Graphics header for Chapter 3 Network and Corridor Planning with images of sidewalks, pedestrians and schematics behind the text

Purpose

This chapter describes the interrelationship between the broader transportation network, corridors and individual thoroughfare segments. It presents how the principles of CSS can be used in the planning for urban thoroughfares at the network, region, or corridor levels to support or create walkable places. Understanding this relationship will contribute to the consideration of key issues and community objectives and to the development of a broader set of alternatives and improved flexibility when planning and developing transportation improvement projects.

This chapter provides the network plan context from which transportation projects are selected for further development and design. The chapter is intended to provide background related to network planning, but other documents; such as the upcoming ITE Planning Urban Roadway Systems and the CNU Statement of Principles on Transportation Networks contain recommendations on how to prepare such plans.

This report emphasizes the introduction of CSS principles early in the planning process. Network and corridor planning is an early opportunity to integrate community goals into specific urban thoroughfare projects. This helps expedite the project development process by identifying and addressing key issues and community objectives early, rather than for the first time during the planning and design of an individual thoroughfare project. Integrating CSS principles into the network and corridor planning process can:

The early integration of CSS principles will influence desired change systematically rather than a piecemeal process.

 

The Roles of Network and Corridor Plans

Long Range or Regional Network Plan:

Corridor Plan:

Project Development Process:

 

Objectives

This chapter

1. Provides CSS principles and considerations for planning and designing transportation networks and corridors;

2. Provides guidelines on how CSS principles can be applied and design issues addressed at the network or corridor planning level;

3. Emphasizes that solutions may be found at the scale of the network and corridor rather than the individual thoroughfare (such as a denser network of streets or parallel facilities that provide equivalent function and capacity to the alternative of widening an individual thoroughfare); and

4. Shows how thoroughfares function within a network and how the CSS approach to improvements of specific segments of a thoroughfare relate to the thoroughfare's role in the network.

The guidelines presented in this chapter apply to both new development and retrofit conditions. Improving an existing situation will depend on the degree of connectivity, flexibility and capacity of the existing network, and the extent the network can be modified to accommodate the desired improvements.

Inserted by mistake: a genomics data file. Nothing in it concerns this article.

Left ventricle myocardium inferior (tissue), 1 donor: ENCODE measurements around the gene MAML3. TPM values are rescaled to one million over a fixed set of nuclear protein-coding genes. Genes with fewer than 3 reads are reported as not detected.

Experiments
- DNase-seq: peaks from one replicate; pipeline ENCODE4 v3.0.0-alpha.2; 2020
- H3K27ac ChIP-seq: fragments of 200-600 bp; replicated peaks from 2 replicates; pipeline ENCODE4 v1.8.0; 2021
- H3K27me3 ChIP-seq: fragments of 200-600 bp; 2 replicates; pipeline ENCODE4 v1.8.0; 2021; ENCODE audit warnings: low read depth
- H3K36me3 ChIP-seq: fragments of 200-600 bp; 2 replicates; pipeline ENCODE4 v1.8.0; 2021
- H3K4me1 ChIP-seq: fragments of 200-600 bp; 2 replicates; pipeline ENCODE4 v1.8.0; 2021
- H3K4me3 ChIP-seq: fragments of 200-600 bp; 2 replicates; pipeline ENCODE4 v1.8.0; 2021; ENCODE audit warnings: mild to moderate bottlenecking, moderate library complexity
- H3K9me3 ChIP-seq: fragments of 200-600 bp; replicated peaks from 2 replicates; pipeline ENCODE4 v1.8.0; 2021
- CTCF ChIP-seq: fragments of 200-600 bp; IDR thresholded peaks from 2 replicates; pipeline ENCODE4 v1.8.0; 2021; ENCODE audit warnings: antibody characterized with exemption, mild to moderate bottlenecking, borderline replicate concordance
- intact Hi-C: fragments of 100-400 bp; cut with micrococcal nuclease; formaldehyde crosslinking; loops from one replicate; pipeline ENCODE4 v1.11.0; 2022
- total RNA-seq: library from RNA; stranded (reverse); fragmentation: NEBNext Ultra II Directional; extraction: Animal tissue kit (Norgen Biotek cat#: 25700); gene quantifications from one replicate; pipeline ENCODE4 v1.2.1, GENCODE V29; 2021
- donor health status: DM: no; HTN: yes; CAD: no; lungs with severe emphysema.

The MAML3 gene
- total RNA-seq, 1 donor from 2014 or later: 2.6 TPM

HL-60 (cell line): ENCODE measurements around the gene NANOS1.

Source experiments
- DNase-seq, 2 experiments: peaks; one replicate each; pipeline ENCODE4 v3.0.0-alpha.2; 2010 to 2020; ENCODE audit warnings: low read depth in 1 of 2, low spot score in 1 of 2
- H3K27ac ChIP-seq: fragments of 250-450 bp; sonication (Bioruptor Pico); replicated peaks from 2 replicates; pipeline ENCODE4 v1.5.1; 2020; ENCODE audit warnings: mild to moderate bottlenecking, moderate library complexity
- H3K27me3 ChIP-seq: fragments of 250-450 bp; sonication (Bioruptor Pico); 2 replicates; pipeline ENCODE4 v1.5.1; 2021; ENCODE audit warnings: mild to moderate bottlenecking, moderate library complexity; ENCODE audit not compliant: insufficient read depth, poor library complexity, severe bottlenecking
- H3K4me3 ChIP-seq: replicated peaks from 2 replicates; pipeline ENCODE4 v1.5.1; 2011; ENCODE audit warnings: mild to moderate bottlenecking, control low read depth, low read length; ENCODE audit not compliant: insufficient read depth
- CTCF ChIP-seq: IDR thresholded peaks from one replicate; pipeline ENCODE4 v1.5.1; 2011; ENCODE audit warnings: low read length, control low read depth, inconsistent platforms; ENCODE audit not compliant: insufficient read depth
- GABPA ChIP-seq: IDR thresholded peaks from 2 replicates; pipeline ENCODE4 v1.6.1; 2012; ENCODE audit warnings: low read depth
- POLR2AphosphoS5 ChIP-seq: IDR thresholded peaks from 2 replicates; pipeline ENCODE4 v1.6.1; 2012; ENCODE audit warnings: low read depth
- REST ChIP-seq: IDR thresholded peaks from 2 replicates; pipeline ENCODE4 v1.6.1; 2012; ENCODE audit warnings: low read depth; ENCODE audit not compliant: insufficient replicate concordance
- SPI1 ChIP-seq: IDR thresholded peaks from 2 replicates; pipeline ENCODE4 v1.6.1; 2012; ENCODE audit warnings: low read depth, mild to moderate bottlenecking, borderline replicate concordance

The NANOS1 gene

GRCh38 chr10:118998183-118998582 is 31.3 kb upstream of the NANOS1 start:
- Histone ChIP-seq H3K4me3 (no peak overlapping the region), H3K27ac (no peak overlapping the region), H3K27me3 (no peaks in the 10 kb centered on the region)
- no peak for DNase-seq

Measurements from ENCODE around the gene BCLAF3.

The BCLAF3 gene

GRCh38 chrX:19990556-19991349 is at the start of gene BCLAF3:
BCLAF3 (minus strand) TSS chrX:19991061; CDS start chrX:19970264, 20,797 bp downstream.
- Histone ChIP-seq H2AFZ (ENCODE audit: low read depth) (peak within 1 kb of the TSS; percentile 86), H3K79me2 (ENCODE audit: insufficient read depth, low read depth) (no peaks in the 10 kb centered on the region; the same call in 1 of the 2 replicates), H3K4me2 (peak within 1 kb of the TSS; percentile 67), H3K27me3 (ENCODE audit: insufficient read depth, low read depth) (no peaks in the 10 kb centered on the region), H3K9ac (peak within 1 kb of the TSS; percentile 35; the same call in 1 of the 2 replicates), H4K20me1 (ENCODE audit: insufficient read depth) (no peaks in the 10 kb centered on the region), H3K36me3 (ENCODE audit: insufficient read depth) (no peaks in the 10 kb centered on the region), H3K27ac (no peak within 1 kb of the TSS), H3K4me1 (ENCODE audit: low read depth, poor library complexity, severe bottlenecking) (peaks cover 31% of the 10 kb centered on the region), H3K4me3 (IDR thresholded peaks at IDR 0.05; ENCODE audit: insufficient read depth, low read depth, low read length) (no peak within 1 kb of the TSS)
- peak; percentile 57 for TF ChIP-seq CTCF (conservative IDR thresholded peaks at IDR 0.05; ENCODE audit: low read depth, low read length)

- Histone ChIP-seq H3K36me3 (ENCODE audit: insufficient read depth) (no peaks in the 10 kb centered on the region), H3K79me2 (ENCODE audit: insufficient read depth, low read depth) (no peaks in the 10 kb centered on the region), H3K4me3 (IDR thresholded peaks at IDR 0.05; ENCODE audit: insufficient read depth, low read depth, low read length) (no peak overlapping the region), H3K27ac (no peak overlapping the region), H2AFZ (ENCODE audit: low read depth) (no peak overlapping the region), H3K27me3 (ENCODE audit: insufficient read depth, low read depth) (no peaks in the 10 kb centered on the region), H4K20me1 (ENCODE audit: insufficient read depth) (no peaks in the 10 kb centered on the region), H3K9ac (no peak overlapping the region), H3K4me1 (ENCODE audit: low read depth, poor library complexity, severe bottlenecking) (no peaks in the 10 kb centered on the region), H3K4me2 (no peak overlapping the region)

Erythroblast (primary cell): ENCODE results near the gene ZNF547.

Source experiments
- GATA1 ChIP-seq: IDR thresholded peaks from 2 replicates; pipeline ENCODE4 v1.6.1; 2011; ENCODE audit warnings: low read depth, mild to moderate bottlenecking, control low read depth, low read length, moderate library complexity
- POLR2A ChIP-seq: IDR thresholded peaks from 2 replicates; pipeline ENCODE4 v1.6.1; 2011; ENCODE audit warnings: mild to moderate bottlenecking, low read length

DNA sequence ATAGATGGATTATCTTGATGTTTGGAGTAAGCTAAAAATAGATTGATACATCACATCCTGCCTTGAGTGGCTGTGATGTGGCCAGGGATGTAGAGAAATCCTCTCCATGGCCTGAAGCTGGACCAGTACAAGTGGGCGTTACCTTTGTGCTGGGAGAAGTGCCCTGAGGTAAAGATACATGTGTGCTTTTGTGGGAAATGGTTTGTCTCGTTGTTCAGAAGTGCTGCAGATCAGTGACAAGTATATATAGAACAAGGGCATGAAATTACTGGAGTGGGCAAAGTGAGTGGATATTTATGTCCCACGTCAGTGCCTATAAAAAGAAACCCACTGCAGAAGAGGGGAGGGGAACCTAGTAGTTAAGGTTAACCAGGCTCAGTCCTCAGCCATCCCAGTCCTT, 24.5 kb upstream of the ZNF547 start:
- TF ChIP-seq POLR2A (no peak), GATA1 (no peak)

Introduction

Chapter 2 presented a broad overview of the transportation planning and project development processes and described how CSS principles can be applied in each step of the process. This chapter builds on Chapter 2 by describing principles and guidelines that can be used at the network and corridor scales to create or improve urban walkable areas.

Network, or "system," planning sets the strategic direction and framework around which the various components and facilities will eventually be constructed or redeveloped. It is a series of high-level incremental plans leading to the design of individual thoroughfare segments that is consistent with the framework. Network planning defines goals for all modes of transportation and facilities. These long-range plans typically contain:

The long-range transportation plan should consider the role and function of a multimodal transportation network for an entire region or metropolitan area. Corridors are transportation pathways that provide for the movement of people and goods between and within activity centers. A corridor plan encompasses single or multiple transportation routes or facilities (such as thoroughfares, public transit, railroads, highways, bikeways, trails, or sidewalks), the adjacent land uses and the connecting network of streets.

Corridor planning encompasses a scale that is large enough to consider the context and network, but small enough to be comprehensible by the public. Corridor planning applies multiple strategies to achieve specific land use and transportation objectives along a transportation corridor, combining capital improvements and management strategies into a unified plan for the corridor.1

(Note 1: Corridor planning as defined by the New York State Department of Transportation.)

 

CSS in Network Planning

Oftentimes the challenges encountered creating more walkable urban thoroughfares can be resolved at the scale of the network or the corridor. Network planning:

Familiar characteristics addressed include:

Ideally, network planning takes place at the early stages of regional development and is integrated into a comprehensive planning process that concurrently addresses land use, transportation and environmental resource management. In practice, especially in areas with multiple jurisdictions, network planning is often conducted in a piecemeal manner by multiple agencies with different geographic jurisdictions, missions and powers. For the practitioner planning or designing a thoroughfare segment, considering network design and function can lead to solutions that balance between demands for vehicle throughput and support for adjacent development.